Because FEMA can not solve the problem and the Bush administration is unable to deliver the needed supply, the press staff of First Lady Laura Bush stepped in. It is sending her to help deliver Sears sponsored items to those in need. TV cameras, and the associated advertising dollars, will be rolling.

Laura Bush will travel to storm-damaged Biloxi, Miss., to film a spot on the feel-good, wish-granting hit "Extreme Makeover: Home Edition." Mrs. Bush sought to be on the program because she shares the "same principles" that the producers hold, her press secretary said.

In its standard format, the popular ABC series finds hard-pressed but deserving families, sends them away for short vacations and then, in a whirlwind of carpentry and appliance-shopping, gives them new homes. This time, though, the show will broadcast from an underserved shelter near Biloxi, where a convoy of trucks stocked with everything from mattresses to pants will arrive, courtesy of Sears, one of the show's sponsors.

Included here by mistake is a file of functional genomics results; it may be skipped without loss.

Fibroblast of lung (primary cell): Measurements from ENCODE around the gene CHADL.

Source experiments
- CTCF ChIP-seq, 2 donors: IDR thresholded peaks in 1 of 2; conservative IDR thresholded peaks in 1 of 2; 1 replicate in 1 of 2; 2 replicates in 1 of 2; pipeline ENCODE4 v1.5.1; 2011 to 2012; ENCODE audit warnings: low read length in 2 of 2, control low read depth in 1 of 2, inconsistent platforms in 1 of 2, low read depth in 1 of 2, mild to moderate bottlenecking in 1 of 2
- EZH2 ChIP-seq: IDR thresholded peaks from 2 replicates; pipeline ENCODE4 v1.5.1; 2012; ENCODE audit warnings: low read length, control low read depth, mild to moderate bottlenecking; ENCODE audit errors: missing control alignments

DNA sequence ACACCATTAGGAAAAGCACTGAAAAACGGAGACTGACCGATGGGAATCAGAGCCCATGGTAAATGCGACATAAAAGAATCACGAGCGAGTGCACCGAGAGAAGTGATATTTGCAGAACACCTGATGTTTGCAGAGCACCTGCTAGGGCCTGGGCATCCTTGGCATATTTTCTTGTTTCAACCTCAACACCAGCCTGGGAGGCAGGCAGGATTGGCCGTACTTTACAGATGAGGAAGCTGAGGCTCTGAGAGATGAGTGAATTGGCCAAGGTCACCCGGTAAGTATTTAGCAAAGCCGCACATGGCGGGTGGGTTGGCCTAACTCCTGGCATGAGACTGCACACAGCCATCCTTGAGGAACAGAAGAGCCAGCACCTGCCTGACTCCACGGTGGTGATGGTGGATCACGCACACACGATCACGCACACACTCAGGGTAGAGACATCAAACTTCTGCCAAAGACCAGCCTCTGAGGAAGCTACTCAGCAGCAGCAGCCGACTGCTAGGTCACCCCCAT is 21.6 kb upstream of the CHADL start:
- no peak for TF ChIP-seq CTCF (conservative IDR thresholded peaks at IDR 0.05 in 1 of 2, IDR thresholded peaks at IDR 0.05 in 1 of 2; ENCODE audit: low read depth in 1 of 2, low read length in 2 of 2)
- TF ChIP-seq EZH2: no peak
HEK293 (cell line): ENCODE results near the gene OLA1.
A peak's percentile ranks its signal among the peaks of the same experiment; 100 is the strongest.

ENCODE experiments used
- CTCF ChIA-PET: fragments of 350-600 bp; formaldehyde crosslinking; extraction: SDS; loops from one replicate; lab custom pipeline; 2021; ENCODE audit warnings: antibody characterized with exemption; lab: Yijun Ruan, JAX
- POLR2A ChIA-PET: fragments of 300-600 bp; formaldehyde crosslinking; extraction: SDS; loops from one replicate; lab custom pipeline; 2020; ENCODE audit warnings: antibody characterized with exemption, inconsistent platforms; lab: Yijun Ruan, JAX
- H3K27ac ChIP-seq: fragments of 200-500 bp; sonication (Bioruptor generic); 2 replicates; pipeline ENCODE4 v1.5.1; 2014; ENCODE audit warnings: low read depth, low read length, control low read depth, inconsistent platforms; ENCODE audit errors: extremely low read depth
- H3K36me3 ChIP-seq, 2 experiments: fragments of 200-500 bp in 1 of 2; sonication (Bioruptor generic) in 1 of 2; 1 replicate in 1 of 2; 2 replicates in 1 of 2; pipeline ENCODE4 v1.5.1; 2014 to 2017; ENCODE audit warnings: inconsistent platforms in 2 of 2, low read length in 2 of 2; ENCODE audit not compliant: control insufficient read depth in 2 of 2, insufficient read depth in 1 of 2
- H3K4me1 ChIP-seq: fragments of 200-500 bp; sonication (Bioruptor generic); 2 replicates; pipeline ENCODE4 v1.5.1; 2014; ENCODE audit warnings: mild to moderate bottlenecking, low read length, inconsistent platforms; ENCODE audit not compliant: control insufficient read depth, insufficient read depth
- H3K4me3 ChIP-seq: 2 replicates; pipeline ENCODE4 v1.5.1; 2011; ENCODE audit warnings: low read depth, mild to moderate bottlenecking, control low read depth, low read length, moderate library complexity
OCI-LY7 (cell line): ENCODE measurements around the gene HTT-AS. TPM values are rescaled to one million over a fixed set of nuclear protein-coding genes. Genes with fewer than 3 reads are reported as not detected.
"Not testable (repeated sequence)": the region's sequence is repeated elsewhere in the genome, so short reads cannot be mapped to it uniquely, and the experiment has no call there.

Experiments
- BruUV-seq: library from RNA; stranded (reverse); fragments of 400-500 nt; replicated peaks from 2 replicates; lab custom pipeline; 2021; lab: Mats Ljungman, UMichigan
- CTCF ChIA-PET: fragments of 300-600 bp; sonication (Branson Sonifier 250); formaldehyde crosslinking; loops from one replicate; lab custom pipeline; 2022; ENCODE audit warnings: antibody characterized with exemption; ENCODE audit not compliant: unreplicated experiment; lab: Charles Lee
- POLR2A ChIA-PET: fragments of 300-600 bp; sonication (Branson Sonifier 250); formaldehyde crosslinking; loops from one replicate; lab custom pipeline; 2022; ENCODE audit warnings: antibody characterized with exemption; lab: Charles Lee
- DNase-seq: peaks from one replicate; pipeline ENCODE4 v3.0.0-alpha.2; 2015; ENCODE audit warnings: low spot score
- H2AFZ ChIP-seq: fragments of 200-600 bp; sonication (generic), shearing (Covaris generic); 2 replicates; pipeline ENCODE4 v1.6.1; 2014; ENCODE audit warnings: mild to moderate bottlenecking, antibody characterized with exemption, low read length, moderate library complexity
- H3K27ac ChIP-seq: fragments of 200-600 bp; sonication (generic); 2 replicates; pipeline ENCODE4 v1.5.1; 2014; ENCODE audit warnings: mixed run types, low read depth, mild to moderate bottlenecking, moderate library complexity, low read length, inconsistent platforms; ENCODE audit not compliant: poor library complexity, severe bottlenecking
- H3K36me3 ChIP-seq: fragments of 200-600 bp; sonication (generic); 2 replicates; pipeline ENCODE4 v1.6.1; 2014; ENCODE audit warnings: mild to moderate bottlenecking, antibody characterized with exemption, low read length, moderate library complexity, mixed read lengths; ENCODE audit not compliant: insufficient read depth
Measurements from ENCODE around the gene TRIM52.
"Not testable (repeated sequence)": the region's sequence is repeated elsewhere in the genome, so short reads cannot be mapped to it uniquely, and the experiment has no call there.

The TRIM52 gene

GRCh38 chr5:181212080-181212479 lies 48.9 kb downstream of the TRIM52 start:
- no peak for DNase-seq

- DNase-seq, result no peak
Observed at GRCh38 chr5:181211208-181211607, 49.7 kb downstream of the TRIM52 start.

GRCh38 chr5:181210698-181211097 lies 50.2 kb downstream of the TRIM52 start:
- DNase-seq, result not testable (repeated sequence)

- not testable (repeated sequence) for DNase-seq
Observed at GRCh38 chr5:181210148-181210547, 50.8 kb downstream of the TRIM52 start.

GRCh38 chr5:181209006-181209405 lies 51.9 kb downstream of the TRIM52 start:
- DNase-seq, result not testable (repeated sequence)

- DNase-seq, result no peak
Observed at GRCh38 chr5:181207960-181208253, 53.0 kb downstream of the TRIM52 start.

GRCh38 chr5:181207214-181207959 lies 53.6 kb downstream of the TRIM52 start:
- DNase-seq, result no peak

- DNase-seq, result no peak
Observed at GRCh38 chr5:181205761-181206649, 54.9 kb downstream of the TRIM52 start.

Laura Bush to appear on "Extreme Makeover: Home Edition", Sep. 27, 2005 [emph. added]

When Dan Froomkin had a bit on this yesterday, I though he was joking.

Bush's remark cited above was already over the borderline and certainly not received well by the press.

Now why would the Bush PR machine come up with something like this?

They never had decency but now the seem to have even lost the last touch to reality.

Posted by b on September 27, 2005 at 11:42 AM | Permalink | Comments (17)

WB: Men of Honor

Billmon:
It appears that in the Army of Looking Out for Number One, "honor" now has approximately the same meaning as "cover my bureaucratic ass."

Men of Honor

Posted by b on September 27, 2005 at 03:05 AM | Permalink | Comments (15)

WB: Blessed No More

Billmon:
Blessed No More

Posted by b on September 27, 2005 at 02:57 AM | Permalink | Comments (13)

September 26, 2005

Spring Offensive?

In USNews.com "White House Week" column there is this piece small piece which leads me to some questions.

When in Doubt, Shoot the Staff